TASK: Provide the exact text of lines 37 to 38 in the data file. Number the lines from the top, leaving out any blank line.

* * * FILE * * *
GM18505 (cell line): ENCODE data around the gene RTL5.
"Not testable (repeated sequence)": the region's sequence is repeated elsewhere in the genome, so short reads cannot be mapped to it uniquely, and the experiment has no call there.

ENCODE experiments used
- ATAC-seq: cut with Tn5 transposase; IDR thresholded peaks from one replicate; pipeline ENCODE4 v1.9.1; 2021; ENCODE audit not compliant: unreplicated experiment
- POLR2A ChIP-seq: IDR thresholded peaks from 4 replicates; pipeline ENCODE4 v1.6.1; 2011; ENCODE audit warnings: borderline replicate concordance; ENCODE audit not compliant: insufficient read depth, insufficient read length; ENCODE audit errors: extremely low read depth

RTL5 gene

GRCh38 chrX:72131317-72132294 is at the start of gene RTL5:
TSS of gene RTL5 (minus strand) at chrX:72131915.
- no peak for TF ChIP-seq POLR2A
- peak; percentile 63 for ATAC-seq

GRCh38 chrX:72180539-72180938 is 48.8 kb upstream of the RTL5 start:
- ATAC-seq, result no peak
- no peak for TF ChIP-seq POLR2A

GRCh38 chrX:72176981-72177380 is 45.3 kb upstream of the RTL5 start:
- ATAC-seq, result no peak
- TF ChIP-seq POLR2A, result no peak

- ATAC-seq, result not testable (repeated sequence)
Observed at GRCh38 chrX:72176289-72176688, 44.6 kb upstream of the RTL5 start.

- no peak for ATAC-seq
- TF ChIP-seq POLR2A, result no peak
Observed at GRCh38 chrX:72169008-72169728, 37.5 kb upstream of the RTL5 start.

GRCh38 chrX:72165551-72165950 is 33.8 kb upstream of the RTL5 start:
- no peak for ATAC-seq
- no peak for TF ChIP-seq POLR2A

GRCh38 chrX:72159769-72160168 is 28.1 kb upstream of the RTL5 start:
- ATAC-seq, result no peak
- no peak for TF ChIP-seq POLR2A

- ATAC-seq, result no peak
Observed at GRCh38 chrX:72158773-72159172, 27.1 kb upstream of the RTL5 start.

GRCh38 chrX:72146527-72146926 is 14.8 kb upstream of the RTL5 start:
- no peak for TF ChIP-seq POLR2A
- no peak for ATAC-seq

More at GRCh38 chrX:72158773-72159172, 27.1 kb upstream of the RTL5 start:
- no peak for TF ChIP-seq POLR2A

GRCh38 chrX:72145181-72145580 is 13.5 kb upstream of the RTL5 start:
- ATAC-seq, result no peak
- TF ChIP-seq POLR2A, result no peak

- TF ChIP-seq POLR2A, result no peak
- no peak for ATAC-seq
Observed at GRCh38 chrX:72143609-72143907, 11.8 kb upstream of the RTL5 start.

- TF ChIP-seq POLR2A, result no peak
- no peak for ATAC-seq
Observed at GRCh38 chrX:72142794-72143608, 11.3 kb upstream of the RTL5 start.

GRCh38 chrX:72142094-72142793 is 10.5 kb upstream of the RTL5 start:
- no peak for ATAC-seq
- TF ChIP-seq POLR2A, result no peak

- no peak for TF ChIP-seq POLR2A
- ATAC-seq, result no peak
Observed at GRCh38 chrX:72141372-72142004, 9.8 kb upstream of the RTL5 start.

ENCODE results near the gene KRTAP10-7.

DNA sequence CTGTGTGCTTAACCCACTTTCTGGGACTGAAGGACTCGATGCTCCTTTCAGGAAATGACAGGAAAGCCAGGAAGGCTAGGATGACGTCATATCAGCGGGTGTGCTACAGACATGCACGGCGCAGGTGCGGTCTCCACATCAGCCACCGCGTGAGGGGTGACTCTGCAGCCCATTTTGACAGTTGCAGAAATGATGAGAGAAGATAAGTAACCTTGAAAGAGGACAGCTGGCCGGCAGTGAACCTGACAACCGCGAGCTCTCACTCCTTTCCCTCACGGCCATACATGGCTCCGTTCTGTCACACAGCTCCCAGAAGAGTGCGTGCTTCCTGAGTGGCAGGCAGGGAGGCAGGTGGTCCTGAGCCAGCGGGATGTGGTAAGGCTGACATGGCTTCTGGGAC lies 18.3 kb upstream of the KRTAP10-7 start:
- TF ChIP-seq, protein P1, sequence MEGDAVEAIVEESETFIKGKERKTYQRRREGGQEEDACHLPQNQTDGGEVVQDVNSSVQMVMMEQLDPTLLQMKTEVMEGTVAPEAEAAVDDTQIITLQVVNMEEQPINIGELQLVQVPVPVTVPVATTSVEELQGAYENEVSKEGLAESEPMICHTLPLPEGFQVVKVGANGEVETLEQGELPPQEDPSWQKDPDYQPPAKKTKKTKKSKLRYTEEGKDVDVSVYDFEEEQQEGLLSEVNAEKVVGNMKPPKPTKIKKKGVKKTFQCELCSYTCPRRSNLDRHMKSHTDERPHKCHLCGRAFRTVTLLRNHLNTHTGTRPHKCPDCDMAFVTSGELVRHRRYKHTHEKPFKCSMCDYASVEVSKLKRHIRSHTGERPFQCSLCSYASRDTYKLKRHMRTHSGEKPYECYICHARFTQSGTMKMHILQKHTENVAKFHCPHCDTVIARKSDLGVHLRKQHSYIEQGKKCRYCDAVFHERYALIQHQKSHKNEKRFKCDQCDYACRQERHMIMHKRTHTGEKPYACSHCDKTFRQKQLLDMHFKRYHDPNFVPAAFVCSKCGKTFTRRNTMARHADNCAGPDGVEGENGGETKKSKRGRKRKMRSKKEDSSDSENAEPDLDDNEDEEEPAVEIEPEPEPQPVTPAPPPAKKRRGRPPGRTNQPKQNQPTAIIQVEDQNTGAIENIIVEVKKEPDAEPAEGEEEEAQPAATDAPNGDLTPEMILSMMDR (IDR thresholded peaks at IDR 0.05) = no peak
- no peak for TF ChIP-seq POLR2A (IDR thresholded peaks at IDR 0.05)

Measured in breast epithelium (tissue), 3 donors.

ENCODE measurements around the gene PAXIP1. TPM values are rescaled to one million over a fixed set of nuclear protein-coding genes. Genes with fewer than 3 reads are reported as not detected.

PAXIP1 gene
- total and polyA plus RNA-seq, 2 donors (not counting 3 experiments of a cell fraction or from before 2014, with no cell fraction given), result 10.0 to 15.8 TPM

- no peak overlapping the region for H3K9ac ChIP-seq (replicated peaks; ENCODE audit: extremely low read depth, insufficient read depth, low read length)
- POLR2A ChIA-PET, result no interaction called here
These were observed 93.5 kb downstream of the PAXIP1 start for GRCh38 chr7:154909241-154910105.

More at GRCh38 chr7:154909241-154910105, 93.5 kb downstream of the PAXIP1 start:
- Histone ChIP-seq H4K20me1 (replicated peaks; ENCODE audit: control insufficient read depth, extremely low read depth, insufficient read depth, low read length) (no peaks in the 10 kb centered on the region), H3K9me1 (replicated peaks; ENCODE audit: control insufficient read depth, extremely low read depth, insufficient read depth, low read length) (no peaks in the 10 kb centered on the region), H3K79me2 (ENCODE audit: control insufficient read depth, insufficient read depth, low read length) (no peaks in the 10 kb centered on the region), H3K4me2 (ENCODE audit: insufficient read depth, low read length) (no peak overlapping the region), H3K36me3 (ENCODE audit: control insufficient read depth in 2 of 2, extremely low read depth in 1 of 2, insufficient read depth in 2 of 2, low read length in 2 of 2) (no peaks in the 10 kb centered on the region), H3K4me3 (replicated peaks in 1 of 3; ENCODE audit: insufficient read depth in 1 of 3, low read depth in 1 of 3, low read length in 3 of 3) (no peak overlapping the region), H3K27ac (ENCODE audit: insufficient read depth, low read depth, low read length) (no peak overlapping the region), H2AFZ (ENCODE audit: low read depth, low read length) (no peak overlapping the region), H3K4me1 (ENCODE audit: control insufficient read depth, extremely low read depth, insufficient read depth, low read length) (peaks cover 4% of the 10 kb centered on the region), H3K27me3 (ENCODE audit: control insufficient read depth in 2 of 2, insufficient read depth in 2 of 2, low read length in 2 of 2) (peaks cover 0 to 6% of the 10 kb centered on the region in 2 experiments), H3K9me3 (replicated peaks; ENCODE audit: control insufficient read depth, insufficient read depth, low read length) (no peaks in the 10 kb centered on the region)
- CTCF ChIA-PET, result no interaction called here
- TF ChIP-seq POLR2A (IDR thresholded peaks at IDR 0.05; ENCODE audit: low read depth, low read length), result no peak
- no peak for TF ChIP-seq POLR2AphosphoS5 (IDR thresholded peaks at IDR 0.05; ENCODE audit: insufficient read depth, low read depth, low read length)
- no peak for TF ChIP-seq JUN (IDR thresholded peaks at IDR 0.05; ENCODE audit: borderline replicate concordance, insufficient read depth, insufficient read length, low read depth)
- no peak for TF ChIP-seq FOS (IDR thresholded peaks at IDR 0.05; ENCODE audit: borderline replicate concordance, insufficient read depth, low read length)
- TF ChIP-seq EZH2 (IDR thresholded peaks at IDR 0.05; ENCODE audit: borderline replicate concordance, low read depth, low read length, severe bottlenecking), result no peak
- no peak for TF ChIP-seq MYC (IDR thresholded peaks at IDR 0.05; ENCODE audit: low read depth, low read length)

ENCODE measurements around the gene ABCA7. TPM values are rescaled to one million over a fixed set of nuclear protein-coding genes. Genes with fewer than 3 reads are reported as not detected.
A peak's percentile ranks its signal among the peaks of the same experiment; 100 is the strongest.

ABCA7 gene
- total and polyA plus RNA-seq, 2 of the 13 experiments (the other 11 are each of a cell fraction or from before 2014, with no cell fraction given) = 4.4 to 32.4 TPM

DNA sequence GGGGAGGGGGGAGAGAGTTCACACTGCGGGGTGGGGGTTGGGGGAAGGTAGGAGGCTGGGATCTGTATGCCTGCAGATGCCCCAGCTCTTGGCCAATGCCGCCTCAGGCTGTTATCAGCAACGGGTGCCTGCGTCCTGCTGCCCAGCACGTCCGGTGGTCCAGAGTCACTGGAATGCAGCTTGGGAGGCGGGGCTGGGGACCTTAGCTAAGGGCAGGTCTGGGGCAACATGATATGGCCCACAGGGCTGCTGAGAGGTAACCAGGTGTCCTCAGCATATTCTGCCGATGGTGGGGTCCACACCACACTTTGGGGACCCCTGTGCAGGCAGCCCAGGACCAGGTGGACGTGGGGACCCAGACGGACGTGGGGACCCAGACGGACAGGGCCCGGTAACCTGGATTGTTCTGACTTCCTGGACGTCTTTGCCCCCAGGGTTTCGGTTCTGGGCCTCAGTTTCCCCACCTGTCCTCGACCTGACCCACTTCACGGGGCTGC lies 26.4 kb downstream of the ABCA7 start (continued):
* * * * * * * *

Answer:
- TF ChIP-seq POLR2A, result no peak

- TF ChIP-seq POLR2A, result no peak